Photo by Tim Stepien
Brandon Morris (left) and Niki Fridh play two of many characters who are dealing with love in John Cariani’s play, Almost, Maine.
By AARON KRAUSE
It is frigid these days at Palm Beach Dramaworks (PBD). Therefore, frostbite is a distinct possibility in a part of South Florida. But a warmth also emanates from PBD’s stage. It is rejuvenating, wholesome, hopeful, and healing.
Could that warmth, in fact, counter the effects of frostbite? In the play, Almost, Maine, anything seems possible.
No doubt, strange things happen in John Cariani’s funny, charming, romantic, timely, magical, and universally popular play. It remains onstage at PBD, a nonprofit, professional, multi award-winning company in West Palm Beach, through Jan. 30 in a mostly polished production.
The frequently-mounted Almost, Maine, which theater makers have produced around the world, is an example of a genre called magical realism. Basically, that means fantastical things happen within a realistic setting. However, the characters accept the otherworldly occurrences as normal.
Meanwhile, magical realism asks audiences to suspend their disbelief. Fortunately, it is easy to do so while watching PBD’s production. That is, thanks, in part, to believable, energetic performances, and solid direction.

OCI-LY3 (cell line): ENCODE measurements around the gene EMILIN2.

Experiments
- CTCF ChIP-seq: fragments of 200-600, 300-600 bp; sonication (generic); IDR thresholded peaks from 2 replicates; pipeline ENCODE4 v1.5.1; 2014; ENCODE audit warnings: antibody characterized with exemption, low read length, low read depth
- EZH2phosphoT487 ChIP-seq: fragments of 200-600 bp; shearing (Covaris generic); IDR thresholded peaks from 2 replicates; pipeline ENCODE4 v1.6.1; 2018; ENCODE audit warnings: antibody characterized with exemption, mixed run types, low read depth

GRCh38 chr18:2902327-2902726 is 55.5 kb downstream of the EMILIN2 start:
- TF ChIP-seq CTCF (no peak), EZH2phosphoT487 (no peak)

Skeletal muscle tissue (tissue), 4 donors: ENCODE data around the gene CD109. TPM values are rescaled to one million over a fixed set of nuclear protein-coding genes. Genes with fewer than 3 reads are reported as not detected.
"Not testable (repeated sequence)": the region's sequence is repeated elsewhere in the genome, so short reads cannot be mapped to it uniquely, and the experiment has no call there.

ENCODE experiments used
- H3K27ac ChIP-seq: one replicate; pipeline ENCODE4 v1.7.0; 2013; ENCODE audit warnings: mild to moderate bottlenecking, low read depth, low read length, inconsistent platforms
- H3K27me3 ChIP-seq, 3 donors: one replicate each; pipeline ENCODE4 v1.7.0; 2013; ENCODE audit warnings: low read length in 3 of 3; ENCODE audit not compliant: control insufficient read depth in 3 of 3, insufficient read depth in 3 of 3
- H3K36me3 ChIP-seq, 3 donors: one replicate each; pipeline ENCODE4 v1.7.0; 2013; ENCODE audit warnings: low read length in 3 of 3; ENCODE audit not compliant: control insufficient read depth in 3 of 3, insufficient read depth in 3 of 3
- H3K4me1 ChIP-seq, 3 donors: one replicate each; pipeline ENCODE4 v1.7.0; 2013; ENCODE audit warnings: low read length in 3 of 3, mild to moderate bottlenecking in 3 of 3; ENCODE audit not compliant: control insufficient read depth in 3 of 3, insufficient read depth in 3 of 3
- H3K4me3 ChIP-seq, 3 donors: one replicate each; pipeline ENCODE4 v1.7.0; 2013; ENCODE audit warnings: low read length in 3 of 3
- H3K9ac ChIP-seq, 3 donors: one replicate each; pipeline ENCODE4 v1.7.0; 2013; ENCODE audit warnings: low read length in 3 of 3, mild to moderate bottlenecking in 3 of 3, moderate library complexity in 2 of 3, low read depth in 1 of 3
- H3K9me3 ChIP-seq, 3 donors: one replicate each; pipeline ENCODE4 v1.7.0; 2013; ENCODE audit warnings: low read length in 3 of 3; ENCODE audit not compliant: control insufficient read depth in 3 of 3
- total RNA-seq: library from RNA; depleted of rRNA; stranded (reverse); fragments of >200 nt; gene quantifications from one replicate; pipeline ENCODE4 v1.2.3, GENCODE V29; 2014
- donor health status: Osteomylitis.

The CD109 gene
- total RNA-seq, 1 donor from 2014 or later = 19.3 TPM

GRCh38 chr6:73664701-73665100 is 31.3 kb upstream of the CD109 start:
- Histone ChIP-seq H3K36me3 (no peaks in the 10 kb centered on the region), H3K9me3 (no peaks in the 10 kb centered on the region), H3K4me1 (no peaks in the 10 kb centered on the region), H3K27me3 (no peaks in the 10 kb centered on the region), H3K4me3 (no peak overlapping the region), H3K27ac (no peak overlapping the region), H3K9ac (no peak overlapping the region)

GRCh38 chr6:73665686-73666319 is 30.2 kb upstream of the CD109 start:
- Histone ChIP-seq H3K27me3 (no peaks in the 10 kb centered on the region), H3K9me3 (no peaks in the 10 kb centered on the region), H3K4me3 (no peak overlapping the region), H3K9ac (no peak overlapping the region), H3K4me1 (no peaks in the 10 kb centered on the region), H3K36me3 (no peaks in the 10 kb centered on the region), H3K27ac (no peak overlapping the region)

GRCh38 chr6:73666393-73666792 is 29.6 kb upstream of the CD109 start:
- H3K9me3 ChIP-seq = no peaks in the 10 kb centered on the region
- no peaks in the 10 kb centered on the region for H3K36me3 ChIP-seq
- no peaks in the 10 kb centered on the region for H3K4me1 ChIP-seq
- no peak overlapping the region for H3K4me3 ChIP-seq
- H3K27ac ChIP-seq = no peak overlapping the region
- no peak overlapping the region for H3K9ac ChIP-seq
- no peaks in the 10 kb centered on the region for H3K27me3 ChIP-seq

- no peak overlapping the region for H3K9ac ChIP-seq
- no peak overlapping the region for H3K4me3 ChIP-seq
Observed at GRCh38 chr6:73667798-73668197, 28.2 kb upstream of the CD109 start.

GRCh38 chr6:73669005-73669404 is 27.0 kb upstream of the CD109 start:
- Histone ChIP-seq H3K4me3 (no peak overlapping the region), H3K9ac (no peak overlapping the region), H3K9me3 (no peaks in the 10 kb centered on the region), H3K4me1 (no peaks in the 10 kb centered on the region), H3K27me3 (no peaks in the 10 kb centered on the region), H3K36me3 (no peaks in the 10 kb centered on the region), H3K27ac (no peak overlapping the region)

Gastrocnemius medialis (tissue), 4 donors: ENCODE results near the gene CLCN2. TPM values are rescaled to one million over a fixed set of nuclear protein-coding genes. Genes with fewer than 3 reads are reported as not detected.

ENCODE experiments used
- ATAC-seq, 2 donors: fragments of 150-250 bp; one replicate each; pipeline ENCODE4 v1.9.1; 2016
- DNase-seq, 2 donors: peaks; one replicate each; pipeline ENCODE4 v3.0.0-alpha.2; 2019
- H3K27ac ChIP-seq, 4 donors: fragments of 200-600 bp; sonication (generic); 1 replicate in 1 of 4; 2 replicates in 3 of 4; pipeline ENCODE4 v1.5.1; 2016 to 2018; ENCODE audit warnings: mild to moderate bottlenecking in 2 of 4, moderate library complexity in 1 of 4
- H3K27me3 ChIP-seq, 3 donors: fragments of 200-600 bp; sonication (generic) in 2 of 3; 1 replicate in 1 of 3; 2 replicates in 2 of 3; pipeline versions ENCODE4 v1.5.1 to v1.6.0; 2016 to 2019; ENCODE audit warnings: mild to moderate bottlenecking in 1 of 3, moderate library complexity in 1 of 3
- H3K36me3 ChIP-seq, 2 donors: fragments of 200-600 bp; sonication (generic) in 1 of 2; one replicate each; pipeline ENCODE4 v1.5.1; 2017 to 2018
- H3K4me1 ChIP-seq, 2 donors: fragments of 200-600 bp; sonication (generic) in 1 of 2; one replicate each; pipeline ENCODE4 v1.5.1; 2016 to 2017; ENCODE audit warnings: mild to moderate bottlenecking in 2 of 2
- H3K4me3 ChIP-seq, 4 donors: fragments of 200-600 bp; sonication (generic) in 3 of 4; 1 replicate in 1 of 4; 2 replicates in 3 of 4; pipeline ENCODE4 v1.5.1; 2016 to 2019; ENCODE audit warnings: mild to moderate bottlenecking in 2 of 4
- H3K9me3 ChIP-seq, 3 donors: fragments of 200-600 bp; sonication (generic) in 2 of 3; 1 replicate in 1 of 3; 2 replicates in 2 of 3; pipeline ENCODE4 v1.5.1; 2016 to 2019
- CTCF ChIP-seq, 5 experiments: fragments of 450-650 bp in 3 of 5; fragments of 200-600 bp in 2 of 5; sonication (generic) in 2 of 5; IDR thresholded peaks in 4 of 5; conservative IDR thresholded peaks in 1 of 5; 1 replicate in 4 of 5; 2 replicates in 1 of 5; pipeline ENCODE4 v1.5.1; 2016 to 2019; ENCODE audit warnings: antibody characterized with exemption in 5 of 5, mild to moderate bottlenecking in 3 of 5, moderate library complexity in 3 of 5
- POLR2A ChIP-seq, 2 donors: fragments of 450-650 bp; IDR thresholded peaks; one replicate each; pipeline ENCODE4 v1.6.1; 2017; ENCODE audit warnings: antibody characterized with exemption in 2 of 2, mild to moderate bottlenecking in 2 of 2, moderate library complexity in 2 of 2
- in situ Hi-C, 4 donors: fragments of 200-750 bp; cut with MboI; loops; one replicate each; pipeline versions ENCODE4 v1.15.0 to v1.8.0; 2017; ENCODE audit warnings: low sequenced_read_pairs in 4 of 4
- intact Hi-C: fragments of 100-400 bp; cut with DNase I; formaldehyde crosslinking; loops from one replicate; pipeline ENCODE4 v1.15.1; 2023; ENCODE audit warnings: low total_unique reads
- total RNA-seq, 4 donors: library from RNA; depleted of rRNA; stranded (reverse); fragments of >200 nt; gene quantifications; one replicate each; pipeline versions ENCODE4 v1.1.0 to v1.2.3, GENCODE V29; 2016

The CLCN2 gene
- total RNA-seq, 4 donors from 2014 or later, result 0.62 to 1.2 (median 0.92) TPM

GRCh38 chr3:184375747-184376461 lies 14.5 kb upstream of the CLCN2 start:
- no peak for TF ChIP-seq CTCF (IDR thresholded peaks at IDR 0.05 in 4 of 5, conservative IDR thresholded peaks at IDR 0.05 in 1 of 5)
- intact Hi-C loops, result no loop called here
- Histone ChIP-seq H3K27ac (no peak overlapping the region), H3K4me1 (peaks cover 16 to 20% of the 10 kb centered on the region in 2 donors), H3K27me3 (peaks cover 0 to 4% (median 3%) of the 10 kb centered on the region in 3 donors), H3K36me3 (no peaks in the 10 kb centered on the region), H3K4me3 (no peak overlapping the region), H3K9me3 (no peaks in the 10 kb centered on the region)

The play’s title refers to a make-believe town. It rests in remote, far-north Maine, almost into Canada. In fact, the town almost does not exist. Still, there are seemingly real people on stage. And they harbor real desires, concerns, hopes, and fears. One thing that unites them in the play is that they are all dealing, in some way, with that intense feeling of deep affection we know as “love.”
Almost, Maine is not a play with a traditional plot or structure. Rather, the piece comprises several vignettes that all take place on the same day, during the same time frame. Specifically, the setting is 8:50 p.m. to around 9 p.m. on a clear, cold, moonless Friday night in mid-winter. A prologue, interlogue, and epilogue help to remind audiences that the entire action transpires within those 10 minutes.
In Almost, Maine, the characters fall in love, out of love, return love, and demand love back. Unexpected and unrequited love are just two of the types in the play.
Magic might be in the air on this night thanks to the northern lights. This is a natural light display in Earth’s sky, predominantly seen in high-latitude regions in northern parts of the world.
While the northern lights might be causing the play’s strange occurrences, the lights’ basis in not magical. Rather, the northern lights are based in science. In particular, energized particles from the sun slam into Earth’s upper atmosphere at speeds of up to 45 million mph. However, Earth’s magnetic field protects us from the onslaught. As Earth’s magnetic field redirects the particles toward the poles, the dramatic process transforms into a kind of lighting show.